After months of pandemic restrictions, many people are embracing fitness again, and eager to start up new routines to get their mental and physical health back. But there are common mistakes many of us make that can set us back and affect our results and our enjoyment of these workouts.  

Here are the 6 most common workout mistakes, and how to fix them.

1. Skipping warmups 

Although it may save time, dodging the pre-workout warmup means your muscles are cold, your joints are stiff and your mindset isn’t ready. Not warming up puts you at risk of injury.   

The Fix: Design a regular warmup with bodyweight exercises like lunges, squats, pushups, and jumping jacks to elevate your heart rate before you move to weight training. 

2. Not planning your routine

Starting your workout without a plan is like grocery shopping without a list. You’ll end up wandering from machine to machine, or worse, looking at your phone, spending way more time than necessary.  

The Fix: Plan your workout in advance. Include the exercises, sets and reps, as well as the order you want to do them in so you can plan your route around the strength training area. 

3. Doing the same workout every day 

The more you follow the same routine, the more your body builds a tolerance to it. As your workout gets easier, your body doesn‘t require as much energy to do it, which means you’re not burning as many calories and improving your fitness. The body adapts to an exercise after it has done it six workouts in a row. 

The Fix: Add intervals to your cardio routine. For example, do 30 seconds to a minute or more at a high intensity, followed by the same amount of time at an easier pace. For strength training, do each exercise in your routine for time rather than reps.  Switch up the order of exercises, or add new ones. Try transitioning between exercises more quickly, with minimal rest time.  

4. Focusing on force over form

Many people push themselves too hard and add more reps to their programs thinking it will help them achieve results sooner. But neglecting form can have the opposite effect, causing you to use the wrong muscles, slowing progress and inviting injury. The same is true of functional exercises, where body form is everything.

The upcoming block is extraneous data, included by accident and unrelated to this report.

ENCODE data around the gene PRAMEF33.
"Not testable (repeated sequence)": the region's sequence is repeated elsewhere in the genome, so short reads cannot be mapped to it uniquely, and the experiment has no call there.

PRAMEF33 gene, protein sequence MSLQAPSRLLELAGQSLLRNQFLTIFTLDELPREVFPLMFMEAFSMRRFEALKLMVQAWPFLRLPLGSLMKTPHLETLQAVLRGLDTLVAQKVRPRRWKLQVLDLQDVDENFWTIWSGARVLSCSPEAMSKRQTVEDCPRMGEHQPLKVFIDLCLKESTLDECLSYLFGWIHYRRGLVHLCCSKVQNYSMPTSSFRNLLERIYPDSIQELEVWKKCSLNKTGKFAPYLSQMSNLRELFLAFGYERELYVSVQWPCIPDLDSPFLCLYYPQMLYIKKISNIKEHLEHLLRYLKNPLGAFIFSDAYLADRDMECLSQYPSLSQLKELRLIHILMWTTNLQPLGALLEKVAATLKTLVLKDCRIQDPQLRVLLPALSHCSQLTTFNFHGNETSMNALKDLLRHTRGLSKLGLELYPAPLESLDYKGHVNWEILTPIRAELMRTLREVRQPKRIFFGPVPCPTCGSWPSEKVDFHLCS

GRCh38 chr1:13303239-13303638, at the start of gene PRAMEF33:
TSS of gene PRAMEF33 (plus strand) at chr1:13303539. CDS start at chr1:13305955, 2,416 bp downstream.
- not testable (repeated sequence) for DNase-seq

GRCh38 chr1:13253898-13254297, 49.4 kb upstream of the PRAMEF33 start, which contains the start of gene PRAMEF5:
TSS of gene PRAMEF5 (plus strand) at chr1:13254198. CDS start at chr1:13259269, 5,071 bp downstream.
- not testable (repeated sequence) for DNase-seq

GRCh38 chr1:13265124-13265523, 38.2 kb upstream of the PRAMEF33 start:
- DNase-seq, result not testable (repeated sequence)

The Fix: Ask a fitness professional to demonstrate the exercises, emphasizing common pitfalls and things to check when you’re doing the move. For strength training, it’s a good idea to start with compound exercises like squats, deadlifts or pressing movements before working on smaller isolation exercises like bicep curls. Always have a workout buddy to “spot” you so you can maintain proper form.  If you’re alone, start with the heavier weight, then when your form starts to fail, go down a level to a lighter weight.  

5. Taking on too much too soon

It can be tempting to jump into a high intensity routine, or lift too much too quickly, without building up to the task. While it looks good at first and you feel invincible, it’s asking for trouble when it comes to injury, exhaustion and sore muscles.  

The Fix: If you’re ready for a more aggressive program, have a qualified trainer or coach do an assessment on you first, then start on a progressive program that begins at your current fitness level. If you want to join a group workout, tell the instructor that you are new and have them offer you modifications for any exercises you may have trouble with.  

6. Over training

The ideal length of a workout is 45 to 60 minutes. After 60 minutes the body produces catabolic hormones (that break down muscles), and the nervous system is taxed. Over training is usually related to inadequate recovery -- meaning poor nutrition, sleep and stress levels. 

The Fix: Allow time for proper recovery and you don’t need to worry as much about overtraining. Depending on the workout, full recovery can take one to three days. When you go back to your routine, you should notice an improvement in your strength and energy levels.  

It seems simple, but a few small changes can make a big impact in the quality of your workout, and leave you feeing healthier and stronger.